Now, they also have a problem with fuel distribution, and you are aware of that. That's a country-wide problem that they're working through. You know, if you want all these elements to go out and patrol to find bad guys, they got to have gas, and right now they're having trouble getting gas distribution consistent across the board. And they are very good at taking it and pushing it down when they get it, but again, getting it down to the MTR is where the shortfall exists right now. And people at all levels are working through that.
            Q: You said they were in the process of getting their trucks. How many trucks, and when do you expect them?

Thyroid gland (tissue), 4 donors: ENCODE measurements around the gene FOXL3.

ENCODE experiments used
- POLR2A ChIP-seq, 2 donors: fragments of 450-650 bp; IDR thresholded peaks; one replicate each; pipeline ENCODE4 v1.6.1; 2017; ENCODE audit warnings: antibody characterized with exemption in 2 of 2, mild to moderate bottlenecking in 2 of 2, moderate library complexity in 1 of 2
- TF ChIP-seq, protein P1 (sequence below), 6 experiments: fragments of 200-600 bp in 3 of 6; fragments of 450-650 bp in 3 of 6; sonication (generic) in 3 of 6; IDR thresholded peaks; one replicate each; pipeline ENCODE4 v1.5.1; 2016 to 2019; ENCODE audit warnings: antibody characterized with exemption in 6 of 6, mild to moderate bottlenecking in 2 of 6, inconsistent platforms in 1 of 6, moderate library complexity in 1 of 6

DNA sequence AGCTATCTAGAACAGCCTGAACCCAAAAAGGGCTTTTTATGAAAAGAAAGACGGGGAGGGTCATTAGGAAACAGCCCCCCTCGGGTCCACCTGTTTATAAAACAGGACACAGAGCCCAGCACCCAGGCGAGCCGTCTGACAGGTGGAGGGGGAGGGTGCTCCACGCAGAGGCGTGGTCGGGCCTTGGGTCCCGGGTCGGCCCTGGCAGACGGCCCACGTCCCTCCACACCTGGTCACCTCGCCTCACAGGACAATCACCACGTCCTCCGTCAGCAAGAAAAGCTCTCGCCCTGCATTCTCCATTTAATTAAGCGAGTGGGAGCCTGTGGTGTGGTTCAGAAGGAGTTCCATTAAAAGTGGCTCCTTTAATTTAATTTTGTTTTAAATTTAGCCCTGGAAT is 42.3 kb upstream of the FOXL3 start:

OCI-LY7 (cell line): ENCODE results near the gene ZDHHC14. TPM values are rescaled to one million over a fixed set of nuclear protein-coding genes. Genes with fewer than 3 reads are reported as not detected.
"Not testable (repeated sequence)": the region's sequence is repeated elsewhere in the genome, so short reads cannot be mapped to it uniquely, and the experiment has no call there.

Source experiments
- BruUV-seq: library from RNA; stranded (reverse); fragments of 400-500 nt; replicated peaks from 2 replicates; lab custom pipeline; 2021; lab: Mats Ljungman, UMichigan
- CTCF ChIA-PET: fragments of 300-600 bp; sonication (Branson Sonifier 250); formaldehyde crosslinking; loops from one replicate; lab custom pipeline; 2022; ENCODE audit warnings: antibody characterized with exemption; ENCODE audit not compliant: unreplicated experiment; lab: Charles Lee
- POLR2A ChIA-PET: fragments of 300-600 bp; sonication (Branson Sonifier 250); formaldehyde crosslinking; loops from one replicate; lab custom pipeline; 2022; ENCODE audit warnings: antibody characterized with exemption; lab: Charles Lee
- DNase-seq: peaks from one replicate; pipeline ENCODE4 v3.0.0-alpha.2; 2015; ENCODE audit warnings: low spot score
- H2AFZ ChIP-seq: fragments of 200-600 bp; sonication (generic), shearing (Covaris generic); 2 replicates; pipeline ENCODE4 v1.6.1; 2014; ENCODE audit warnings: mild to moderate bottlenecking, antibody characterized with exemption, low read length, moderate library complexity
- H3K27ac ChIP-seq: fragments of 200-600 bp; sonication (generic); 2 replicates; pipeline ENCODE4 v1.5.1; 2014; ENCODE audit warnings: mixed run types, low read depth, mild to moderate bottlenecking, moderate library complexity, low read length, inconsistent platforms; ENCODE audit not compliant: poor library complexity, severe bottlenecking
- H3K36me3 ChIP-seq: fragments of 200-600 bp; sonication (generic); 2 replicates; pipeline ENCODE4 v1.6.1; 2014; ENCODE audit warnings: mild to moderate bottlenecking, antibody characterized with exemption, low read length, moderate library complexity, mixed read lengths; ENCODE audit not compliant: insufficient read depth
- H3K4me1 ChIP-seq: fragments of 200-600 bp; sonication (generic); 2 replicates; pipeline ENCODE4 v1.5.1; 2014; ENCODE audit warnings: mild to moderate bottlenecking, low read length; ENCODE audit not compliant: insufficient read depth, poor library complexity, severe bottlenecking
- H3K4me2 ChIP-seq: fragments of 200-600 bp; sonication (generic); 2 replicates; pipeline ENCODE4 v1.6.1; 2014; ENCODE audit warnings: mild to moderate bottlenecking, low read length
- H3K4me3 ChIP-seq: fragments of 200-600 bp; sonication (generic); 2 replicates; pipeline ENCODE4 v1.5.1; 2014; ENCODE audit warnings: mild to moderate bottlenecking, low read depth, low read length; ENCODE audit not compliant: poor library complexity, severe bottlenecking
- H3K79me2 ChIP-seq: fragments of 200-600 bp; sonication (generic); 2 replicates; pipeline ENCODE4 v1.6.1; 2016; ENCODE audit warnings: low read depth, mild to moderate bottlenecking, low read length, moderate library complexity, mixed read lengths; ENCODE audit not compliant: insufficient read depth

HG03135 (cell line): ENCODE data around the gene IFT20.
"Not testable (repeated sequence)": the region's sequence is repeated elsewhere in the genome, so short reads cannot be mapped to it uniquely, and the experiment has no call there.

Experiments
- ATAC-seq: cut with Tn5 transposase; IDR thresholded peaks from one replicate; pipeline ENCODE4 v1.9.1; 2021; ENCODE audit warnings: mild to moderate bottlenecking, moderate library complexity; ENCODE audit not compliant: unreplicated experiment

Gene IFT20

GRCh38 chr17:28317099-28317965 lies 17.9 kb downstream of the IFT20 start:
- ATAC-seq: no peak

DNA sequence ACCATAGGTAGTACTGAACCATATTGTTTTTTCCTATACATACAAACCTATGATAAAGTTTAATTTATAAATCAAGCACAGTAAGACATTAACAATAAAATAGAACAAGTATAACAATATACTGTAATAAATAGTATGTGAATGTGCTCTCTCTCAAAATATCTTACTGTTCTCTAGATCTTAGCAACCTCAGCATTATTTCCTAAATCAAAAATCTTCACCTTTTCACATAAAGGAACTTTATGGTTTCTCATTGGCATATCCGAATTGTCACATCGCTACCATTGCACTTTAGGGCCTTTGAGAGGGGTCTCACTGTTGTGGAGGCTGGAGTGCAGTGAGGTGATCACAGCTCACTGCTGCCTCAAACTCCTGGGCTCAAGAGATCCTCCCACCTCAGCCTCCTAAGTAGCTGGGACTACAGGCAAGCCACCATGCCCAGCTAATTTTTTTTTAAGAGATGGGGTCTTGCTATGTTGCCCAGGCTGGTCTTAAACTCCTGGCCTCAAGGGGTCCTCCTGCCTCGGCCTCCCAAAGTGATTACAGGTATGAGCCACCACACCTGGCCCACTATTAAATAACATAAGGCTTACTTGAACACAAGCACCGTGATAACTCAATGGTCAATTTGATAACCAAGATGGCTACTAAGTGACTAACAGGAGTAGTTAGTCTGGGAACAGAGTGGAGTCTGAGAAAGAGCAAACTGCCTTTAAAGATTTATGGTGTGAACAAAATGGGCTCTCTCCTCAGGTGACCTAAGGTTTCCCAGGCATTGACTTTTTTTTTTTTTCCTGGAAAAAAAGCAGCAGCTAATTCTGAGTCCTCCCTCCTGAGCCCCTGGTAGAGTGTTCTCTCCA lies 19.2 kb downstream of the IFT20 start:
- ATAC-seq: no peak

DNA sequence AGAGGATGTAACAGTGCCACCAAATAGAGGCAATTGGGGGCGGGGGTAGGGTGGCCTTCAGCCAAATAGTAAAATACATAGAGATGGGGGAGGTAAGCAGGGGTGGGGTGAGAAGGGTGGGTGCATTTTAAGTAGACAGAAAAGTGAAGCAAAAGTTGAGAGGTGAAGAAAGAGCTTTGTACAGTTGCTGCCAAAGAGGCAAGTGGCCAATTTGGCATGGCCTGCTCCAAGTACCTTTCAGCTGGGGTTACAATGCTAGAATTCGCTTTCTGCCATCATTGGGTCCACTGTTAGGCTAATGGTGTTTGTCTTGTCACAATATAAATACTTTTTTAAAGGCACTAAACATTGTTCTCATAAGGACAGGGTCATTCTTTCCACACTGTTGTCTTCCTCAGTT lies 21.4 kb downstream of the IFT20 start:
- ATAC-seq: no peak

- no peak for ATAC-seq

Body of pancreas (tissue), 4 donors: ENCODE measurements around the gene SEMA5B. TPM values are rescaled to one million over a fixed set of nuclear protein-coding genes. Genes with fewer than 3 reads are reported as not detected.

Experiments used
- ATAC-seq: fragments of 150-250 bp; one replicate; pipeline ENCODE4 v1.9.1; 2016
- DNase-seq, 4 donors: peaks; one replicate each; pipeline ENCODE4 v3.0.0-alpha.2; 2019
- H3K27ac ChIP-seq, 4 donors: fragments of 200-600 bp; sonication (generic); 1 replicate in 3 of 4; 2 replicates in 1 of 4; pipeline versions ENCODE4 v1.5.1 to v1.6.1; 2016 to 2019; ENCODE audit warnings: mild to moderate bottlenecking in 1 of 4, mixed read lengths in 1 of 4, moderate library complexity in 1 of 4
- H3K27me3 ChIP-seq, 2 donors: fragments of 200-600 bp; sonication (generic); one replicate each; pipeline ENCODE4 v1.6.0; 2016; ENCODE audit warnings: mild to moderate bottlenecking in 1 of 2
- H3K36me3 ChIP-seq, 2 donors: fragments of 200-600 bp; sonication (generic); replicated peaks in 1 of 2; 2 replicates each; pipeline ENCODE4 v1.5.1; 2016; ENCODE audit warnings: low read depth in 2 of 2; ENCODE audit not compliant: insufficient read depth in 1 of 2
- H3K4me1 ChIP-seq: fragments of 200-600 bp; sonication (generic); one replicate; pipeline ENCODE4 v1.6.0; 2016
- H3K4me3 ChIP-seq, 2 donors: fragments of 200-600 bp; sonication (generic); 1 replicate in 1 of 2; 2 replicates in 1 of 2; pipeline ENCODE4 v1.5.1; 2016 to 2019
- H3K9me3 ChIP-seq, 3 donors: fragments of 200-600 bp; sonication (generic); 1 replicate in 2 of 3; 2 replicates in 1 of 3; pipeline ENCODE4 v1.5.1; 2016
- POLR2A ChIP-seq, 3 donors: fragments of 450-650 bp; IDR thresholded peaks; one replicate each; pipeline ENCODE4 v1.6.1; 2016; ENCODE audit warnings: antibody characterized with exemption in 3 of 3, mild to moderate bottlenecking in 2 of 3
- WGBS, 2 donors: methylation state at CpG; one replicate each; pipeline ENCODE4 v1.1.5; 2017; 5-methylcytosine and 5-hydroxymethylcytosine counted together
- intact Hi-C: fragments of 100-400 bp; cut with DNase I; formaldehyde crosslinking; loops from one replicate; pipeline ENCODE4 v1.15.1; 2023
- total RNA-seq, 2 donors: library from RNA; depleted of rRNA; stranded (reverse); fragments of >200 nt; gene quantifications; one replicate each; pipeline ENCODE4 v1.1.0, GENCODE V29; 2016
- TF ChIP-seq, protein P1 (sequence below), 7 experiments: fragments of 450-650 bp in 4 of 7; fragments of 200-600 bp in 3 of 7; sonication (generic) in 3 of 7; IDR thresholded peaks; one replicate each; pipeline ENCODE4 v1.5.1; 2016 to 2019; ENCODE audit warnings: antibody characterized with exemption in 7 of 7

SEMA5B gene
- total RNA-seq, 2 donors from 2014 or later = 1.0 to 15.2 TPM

COL. JONES: Oh, boy, I'm not sure I can quote those numbers off the top of my head. I would tell they are probably about 75 percent filled on their trucks at this point, so there's probably 25 percent of the trucks that they don't have. But most of the trucks they don't have are the specialty trucks in terms of wreckers or fuelers, et cetera.
            They've got plenty of haul capability. They don't have the specialized trucks just yet to move their engineer equipment around, to haul fuel around in the quantities that are necessary, water, et cetera. I would think -- because 5th Division has somewhat of a priority in terms fielding of equipment, I would think by the end of the year they have that stuff, and commensurate with that is the level of training of the actual motor-transport regiment soldiers, which, again, I'm pretty confident by the end of the year they will be ready to go.